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Identity Theft: IRS Policy Change and Prevention Tips

23/11/15 4:35 pm | Comments (0) | Posted By:

Identity theft can be a devastating experience that can turn a person’s life upside down. In an effort to combat identity theft and financial crimes in general, the IRS Criminal Investigation examines possible criminal violations of the Internal Revenue Code and related financial crimes, including fraud related to identity theft. Each year, the Criminal Investigation gathers and releases statistics on the number of investigations initiated, prosecution recommendations, indictments or informations, and convictions as well as the incarceration rate and average number of months sentenced to serve. For the fiscal year ending September 2015, there were 3,853 investigations initiated, 3,289 prosecution recommendations, 3,208 indictments or informations, and 2,879 convictions. For identity theft investigations in particular, the statistics were as follows: 776 investigations initiated, 774 prosecution recommendations, 732 indictments or informations, and 790 sentencings. The incarceration rate for identity theft related crimes was 84.6% and the average number of months sentenced to serve was 38.

To help victims of identity theft resolve their cases, the IRS recently changed its former policy of refusing to provide copies of fraudulently filed tax returns. Recognizing a victim’s need to figure out just what personal financial information was stolen and how it was used, the IRS now allows taxpayers to acquire copies of tax returns filed fraudulently under their social security numbers. In order to request a copy of a fraudulent return, however, there are strict requirements that need to be met. One of the requirements is that the victim’s name and social security number must be listed as the primary or secondary taxpayer on the return; dependents cannot make requests. In addition, the underlying fraud case must have been settled by the IRS at the time of request. Finally, the copy of the fraudulent return will be redacted to conceal any information that might be related to additional possible victims. For more information on requesting copies of fraudulent returns, go to the IRS website.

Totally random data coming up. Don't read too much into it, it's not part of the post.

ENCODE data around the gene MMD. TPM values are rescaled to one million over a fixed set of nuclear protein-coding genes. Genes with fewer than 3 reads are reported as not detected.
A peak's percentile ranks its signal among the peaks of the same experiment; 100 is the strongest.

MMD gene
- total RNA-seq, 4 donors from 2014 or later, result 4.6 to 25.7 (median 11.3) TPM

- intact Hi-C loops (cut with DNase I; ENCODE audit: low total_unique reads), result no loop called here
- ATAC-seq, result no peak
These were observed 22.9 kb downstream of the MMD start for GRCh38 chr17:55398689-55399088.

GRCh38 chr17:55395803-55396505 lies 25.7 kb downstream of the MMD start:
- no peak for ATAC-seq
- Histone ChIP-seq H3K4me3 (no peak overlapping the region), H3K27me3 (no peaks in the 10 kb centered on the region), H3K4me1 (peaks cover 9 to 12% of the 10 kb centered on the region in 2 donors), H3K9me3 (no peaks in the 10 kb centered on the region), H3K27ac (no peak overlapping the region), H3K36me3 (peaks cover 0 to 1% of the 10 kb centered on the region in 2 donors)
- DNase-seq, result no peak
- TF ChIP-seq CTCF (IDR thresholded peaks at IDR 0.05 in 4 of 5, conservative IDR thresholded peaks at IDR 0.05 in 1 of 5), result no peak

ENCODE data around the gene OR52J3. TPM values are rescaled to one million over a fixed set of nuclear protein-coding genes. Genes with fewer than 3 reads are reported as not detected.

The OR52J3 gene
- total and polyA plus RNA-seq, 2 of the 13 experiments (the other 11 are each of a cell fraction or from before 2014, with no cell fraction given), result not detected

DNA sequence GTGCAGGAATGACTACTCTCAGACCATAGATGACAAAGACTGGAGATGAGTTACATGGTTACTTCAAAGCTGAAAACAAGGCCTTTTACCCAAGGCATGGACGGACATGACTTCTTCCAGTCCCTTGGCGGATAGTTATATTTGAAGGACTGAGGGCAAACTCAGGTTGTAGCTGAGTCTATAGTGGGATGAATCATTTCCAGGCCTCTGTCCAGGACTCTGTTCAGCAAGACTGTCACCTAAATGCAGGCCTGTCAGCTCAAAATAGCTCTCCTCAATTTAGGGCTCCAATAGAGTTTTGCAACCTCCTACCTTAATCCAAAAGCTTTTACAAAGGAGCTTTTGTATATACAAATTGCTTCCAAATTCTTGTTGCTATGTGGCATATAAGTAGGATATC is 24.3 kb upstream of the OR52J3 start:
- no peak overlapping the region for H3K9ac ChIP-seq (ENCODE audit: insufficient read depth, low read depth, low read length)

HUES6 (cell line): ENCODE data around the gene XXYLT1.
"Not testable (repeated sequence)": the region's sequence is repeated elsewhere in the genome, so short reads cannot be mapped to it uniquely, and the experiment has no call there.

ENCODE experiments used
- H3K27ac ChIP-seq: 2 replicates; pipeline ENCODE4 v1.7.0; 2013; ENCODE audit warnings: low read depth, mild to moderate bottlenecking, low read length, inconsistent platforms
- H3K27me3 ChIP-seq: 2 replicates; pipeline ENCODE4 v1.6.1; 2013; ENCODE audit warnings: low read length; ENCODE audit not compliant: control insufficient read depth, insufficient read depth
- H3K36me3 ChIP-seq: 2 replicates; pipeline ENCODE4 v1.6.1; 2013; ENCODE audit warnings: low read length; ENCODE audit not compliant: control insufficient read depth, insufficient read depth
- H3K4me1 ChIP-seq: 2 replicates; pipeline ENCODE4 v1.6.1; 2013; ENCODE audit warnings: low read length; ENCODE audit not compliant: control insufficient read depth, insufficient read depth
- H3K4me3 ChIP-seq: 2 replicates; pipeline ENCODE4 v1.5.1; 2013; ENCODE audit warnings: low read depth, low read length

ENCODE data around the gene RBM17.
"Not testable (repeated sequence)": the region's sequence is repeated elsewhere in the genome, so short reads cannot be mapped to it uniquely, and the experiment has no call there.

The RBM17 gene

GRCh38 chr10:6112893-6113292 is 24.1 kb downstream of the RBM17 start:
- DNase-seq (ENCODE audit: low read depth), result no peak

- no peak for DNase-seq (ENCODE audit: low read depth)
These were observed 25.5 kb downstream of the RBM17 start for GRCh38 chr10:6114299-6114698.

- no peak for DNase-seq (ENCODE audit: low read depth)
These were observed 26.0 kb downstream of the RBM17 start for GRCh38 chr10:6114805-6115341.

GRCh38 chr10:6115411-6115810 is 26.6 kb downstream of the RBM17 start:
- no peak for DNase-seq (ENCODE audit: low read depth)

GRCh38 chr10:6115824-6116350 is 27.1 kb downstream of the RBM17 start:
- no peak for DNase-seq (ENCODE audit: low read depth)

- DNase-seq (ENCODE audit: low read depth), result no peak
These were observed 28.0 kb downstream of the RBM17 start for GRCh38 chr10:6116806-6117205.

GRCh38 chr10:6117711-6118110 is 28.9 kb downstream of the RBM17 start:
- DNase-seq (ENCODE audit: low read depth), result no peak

There are many things you can do to protect yourself against identity theft. Here are some helpful tips that are listed on the IRS website:

  • Store your social security card and any other document that displays your social security number in a safe place.
  • Be cautious about disclosing your social security number and only share it when contact is initiated by you and it is absolutely necessary.
  • Examine your credit report every twelve months.
  • Inspect your Social Security Administration earnings statement every twelve months.
  • Ensure that any personal financial information on your computer is secure. This includes using firewalls, anti-spam and anti-virus software, and updating security patches. In addition, it is crucial to have strong passwords and change them on a regular basis.

 

Nevada Museum of Art – Tahoe Exhibit

12/11/15 10:55 am | Comments (0) | Posted By:

I recently had a chance to visit the Nevada Museum of Art’s Lake Tahoe exhibit and I have to say, I was blown away by the number of historical art pieces the museum had on display depicting Lake Tahoe during a time that few people today can remember. The museum suggests guests start off on the third floor in order to begin with the earliest paintings working your way towards the present time. I highly suggest taking the museum up on this suggestion as it allows you to view the changes that have taken place in the Lake Tahoe Basin since the late 1800’s. While the art on display does not go back much further than the 1800’s, most changes in that area did not really occur until the twentieth century and thus it does not take away from the historical representation of the changes that have occurred in the Lake Tahoe Basin.